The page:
Those concerns, combined with the fact that smaller companies and universities themselves are promoting inclusive access, may explain why some major publishers are content with simply “evangelizing” for a model they could stand to benefit greatly from.

“We used to push products and, frankly, that’s what we had to do, but technology is changing that,” Michaels, of Macmillan Learning, said. “It really comes down to what students need to be successful and how professors and universities want to approach the delivery of knowledge. Our role is to facilitate and help them. It’s a very different mind-set.”

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Committee to vote on DeVos as critics question her readiness for job

Inside HigherEd - Tue, 01/31/2017 - 08:00

The Senate education committee will vote today on the nomination of Betsy DeVos to lead the Department of Education -- the next step in what has become one of the most publicly contentious confirmation processes for any Trump cabinet nominee and an unusually bitter fight over an education secretary nominee.

Democrats said last week that their entire caucus would vote against DeVos. North Dakota Senator Heidi Heitkamp on Monday added her name to a growing number of Democrats who have individually announced their opposition to the Michigan billionaire and school choice activist’s leadership of the department.

Heitkamp’s office said 95 percent of constituents who contacted her office opposed DeVos. Meanwhile, teachers' groups and other critics held demonstrations over the weekend in Washington, Los Angeles and other cities.

But Senator Lamar Alexander, the Republican chair of the Health, Education, Labor and Pensions Committee, has rejected repeated requests from ranking member Patty Murray and other Democrats to hold additional hearings or delay a vote until they have more complete information on DeVos’s potential financial conflicts and connections to dark money groups -- nonprofits that can receive unlimited contributions from corporations and individuals to influence elections without disclosing donors.

Despite vocal opposition from the minority, there are no signs yet they will win the GOP votes necessary to block DeVos's confirmation.

President Obama's first education secretary, Arne Duncan, was approved by voice vote in 2009. Duncan's successor, John King, received a 49-40 vote in the Senate last year. Democrats say that unlike those two nominees, DeVos has no record in education or politics and that her history of political donations and activism on behalf of for-profit charter schools and school vouchers makes her an opponent of public education.

However, Alexander wrote last week that Democrats were “grasping for straws” to oppose her nomination. The real reason they were seeking to block her from taking over the department, he said, was that DeVos supports school choice for low-income students. He argued that federal money should follow students in the K-12 education system just as it does for Pell Grants in higher education.

The nomination of DeVos has led to a new level of contentiousness on a committee known for typically working in a bipartisan manner. And the nomination fight has created fissures in the bipartisan education-reform movement. Democrats for Education Reform, a pro-charter advocacy group, announced after DeVos’s confirmation hearing that it would not support her nomination.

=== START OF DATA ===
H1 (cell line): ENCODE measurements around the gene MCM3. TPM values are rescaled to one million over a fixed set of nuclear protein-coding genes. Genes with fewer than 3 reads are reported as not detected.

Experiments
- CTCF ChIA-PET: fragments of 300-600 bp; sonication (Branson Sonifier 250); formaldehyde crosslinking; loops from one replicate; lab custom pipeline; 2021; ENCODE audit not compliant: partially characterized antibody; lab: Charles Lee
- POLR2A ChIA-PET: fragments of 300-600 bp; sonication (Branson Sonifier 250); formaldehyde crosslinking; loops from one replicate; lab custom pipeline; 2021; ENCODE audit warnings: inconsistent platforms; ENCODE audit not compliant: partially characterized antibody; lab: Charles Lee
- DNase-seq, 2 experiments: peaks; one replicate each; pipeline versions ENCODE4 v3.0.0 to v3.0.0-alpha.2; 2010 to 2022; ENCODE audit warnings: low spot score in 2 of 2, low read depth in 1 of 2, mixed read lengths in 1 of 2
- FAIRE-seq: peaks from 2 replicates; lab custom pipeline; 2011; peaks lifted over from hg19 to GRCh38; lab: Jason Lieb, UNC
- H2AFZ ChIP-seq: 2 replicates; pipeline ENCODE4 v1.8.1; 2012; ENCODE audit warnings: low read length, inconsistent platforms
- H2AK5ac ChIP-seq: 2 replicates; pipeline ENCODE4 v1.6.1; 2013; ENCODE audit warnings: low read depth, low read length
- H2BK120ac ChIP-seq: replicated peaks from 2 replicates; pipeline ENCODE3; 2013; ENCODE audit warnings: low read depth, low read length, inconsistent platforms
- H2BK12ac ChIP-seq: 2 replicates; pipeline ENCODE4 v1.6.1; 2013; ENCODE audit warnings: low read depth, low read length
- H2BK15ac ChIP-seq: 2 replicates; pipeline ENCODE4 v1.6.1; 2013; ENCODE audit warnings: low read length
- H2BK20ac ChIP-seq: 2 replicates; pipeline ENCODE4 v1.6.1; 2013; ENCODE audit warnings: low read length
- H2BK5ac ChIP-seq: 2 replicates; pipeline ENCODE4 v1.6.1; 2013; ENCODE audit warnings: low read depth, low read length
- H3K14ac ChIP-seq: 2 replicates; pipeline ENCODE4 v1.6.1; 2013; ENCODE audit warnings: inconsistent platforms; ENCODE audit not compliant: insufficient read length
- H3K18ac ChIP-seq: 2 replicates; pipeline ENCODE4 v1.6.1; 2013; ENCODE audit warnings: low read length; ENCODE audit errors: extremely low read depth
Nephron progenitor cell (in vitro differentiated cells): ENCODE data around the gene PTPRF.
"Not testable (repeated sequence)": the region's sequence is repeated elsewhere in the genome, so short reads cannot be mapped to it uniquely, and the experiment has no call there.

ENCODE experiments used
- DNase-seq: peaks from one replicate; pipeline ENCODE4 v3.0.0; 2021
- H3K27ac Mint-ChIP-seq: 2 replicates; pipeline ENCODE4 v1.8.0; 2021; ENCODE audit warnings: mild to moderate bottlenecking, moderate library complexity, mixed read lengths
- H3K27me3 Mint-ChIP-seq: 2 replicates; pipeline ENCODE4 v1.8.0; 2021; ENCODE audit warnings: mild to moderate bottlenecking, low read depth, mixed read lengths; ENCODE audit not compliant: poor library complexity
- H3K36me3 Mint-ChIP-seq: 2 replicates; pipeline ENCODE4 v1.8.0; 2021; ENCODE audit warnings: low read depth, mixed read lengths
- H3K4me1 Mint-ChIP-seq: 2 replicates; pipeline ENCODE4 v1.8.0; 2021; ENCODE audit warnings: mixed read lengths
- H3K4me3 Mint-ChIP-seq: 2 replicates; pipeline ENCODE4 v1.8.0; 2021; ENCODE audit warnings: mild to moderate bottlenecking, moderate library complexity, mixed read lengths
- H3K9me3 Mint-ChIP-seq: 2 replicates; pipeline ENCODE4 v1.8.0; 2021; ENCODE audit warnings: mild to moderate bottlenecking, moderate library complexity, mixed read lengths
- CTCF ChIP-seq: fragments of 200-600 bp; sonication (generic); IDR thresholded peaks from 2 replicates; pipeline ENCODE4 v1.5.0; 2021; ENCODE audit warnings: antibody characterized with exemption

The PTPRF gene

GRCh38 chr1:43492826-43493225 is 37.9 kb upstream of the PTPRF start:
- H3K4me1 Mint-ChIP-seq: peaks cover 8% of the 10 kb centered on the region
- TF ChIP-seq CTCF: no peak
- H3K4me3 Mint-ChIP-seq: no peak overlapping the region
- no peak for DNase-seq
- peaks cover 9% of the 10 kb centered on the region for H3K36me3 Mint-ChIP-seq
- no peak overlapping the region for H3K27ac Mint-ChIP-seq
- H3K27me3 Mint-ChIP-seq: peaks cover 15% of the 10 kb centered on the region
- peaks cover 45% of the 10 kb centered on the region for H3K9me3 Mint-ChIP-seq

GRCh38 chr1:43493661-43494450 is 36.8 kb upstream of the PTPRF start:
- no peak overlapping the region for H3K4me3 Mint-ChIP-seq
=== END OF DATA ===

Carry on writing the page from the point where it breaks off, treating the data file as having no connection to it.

And last week the charter school advocate Robert C. Pianta, dean of the Curry School of Education at the University of Virginia, wrote in an op-ed in The Washington Post that DeVos’s performance at the hearing was “disqualifying.”

Even some associated with DeVos’s alma mater, Calvin College, have opposed her nomination. More than 1,000 Calvin College alumni and students signed a letter last week arguing she lacks the appropriate experience and commitment to public education.

Progressive organizations and academic groups unsurprisingly came out strongly against DeVos in the lead-up to today’s vote. CREDO Action said Monday that 1.45 million people had signed a petition urging the Senate to block her nomination.

Also on Monday, the academic senate of the California State University system announced that its members had passed a resolution opposing the confirmation of DeVos, citing her lack of experience with federal education policy and “history of privatizing public schools.” The Cal State action reflected significant discomfort among higher education leaders about DeVos's lack of knowledge about, and seeming lack of interest in, postsecondary issues.

Friends of Betsy DeVos, a group formed to support her nomination, has sought to highlight her support from Republican governors as well as Democrats including former D.C. Mayor Anthony Williams and the founder and CEO of Success Academy Charter Schools, Eva Moskowitz.

The Center for Law and Social Policy, a nonpartisan national organization that advocates for anti-poverty measures, wrote to Alexander and Murray Monday in opposition to DeVos. Olivia Golden, the group’s executive director, said that DeVos’s performance at the Senate confirmation hearing this month “confirmed what we already knew: she has no experience and policy understanding of disconnected youth and postsecondary issues broadly, and of college affordability and completion for low-income students in particular.”

Golden added that DeVos failed to convey in her testimony that she would be an advocate for the Pell Grant program and other support for low-income students.

With senators limited to five minutes of questioning each during DeVos’s confirmation hearing, Democrats submitted more than 800 written questions last week, including questions about her support for student financial aid programs.